DEFINE IT: Yes, this comes directly from using the "#" symbol on Twitter or Facebook. In everyday conversations, you can express your emotions or attitude towards something or someone by saying hashtag followed by the feeling.

SAY IT: "I can't even believe how long I had to wait in the Tim Hortons' line this morning. Hashtag not impressed."


DEFINE IT: To do something with someone or agree to doing it.

SAY IT: Person A: "'Girls' marathon tonight?"

Person B: "Down."

Wheeling And Dealing

DEFINE IT: Yes, this term has been around for years and it can mean a variety of things. These days, wheeling and dealing means you're in an relationship with someone, but you're not boyfriend/girlfriend. However, just to make things a little more complicated, you're still considered in a relationship — just without that specific label. Wheeling usually happens in the flirting stage and dealing is your non-defined relationship.

SAY IT: "I've been trying to wheel this girl for weeks now, but I can't see myself dealing with her."


DEFINE IT: Yes, this means beautiful, but it is often used by bros to compliment each other. It can also refer to someone who is cool.

SAY IT: "Your new car? Beauty."


DEFINE IT: Originally a term used by hockey players to describe a player who didn't have much ice time and "collected dust on the bench," it is now used to refer to someone as sub-par or when someone does something dumb.

SAY IT: "Bro, did you just send a private tweet publicly? You're such a duster."

Lace Up

DEFINE IT: This phrase comes from rapper Machine Gun Kelly's "Lace Up Movement" and as the word implies, it means lacing up your kicks and doing whatever it is you have to do. It also implies stepping up your game and taking on whatever life throws at you.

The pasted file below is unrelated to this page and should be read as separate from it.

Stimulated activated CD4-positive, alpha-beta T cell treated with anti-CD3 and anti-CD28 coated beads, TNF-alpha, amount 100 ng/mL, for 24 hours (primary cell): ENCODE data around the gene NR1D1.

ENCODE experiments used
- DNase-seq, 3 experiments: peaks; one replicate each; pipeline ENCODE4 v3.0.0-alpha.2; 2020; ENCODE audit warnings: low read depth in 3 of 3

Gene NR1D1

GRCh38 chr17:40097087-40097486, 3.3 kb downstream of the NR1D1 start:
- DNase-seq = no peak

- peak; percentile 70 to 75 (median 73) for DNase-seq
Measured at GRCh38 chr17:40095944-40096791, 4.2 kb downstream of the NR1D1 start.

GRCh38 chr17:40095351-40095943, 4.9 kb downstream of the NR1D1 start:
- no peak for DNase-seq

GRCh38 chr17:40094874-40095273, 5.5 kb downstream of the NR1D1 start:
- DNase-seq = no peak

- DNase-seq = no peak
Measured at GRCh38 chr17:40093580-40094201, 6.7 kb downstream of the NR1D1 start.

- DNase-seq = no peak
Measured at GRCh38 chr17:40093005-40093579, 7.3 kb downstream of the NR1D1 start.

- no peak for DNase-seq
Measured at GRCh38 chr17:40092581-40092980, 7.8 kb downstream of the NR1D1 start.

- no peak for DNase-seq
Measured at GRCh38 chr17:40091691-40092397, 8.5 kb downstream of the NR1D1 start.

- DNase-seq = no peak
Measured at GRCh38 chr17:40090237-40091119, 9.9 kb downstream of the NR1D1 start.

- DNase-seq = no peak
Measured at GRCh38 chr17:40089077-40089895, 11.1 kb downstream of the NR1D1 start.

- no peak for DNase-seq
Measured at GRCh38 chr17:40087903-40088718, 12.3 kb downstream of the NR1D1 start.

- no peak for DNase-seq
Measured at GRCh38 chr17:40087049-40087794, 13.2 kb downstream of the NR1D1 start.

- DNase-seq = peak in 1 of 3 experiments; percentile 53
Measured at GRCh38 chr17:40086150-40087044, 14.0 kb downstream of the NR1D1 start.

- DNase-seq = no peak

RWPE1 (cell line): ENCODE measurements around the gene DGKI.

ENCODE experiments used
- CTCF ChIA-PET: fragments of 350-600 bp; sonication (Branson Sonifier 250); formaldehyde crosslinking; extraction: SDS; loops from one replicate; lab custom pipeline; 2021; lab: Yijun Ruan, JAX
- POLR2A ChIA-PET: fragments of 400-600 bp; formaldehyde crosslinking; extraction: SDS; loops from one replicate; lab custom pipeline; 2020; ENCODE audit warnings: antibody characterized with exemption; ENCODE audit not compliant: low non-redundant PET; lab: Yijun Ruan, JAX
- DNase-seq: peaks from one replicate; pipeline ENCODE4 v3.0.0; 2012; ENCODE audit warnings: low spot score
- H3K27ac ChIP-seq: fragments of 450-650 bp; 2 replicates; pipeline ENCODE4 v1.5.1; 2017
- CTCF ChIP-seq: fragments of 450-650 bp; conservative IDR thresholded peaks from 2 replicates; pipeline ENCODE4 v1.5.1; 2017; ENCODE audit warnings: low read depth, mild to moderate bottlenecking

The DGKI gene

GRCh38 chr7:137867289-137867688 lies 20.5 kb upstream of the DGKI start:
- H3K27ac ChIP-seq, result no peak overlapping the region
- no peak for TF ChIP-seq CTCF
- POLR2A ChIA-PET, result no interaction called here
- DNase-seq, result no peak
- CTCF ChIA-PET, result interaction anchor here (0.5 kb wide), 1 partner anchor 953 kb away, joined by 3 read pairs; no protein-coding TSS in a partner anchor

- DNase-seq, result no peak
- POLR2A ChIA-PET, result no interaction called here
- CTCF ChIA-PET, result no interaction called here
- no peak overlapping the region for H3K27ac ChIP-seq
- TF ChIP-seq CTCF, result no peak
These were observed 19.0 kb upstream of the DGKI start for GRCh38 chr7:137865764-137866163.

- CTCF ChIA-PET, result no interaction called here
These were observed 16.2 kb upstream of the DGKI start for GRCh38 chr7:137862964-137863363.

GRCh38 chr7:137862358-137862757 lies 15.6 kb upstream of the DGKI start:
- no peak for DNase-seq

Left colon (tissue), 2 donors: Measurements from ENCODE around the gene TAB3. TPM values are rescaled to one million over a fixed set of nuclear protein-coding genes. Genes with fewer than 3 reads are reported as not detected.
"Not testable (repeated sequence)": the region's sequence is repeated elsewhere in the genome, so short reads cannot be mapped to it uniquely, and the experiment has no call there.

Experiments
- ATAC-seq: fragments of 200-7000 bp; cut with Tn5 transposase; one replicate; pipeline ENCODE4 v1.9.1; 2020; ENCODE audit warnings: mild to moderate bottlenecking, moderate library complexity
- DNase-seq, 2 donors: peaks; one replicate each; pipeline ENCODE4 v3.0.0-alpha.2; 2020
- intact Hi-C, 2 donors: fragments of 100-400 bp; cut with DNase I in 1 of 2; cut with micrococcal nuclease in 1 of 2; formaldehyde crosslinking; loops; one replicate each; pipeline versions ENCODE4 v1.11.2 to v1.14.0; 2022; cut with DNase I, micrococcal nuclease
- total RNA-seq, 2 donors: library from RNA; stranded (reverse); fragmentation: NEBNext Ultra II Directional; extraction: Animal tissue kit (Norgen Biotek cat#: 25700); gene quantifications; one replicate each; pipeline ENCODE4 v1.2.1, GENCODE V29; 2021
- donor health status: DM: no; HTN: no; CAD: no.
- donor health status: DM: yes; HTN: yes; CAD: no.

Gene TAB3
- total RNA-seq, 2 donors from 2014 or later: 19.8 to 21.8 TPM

SAY IT: "In five days I'll be sitting on a beach! Yeah! Lace Up!"


DEFINE IT: Made popular by the documentary and recently the MTV TV series "Catfish," this refers to someone who is pretending to be someone they're not.

SAY IT: "I met this extremely hot guy on a dating site but it turned out to be a catfish."


DEFINE IT: Again, not a new term but hella has become quite popular with teens these days. Hella replaces really.

SAY IT: "I can't even deal with how many 'likes' my photo has, this is hella cray cray."


DEFINE IT: Someone who is weak (doesn't have to be physically), tired or is too afraid to do something.

SAY IT: "So he won't come out tonight because it's too cold? Soft."


DEFINE IT: When someone is really attractive, often a female.

SAY IT: "Kate Upton is on the cover of Sports Illustrated. What a rocket."


DEFINE IT: Probably one of the most commonly heard words of 2013, selfie refers to taking a picture of yourself. The Oxford English Dictionary even made it an official word this year.

SAY IT: "Just give me a second, I need to post this selfie of this outfit on Instagram."


DEFINE IT: This one isn't particularly new either, but teachers and students tell us they've been hearing it a lot. Dafaq is short for the fuck.

SAY IT: "Did he just miss that basket? Dafaq."


DEFINE IT: A lot of money. Lots of it.

SAY IT: "Did you hear tuition's going up? That's a lot of guap!"


DEFINE IT: The pure form of MDMA (ecstasy). It's also been linked to Miley Cyrus's alleged drug use and lyrics of "Can't Stop."

SAY IT: "Did you see those out-of-control guys at the festival? I think they were on molly."

This HuffPost Canada page is maintained as part of an online archive. If you have questions or concerns, please check our FAQ or contact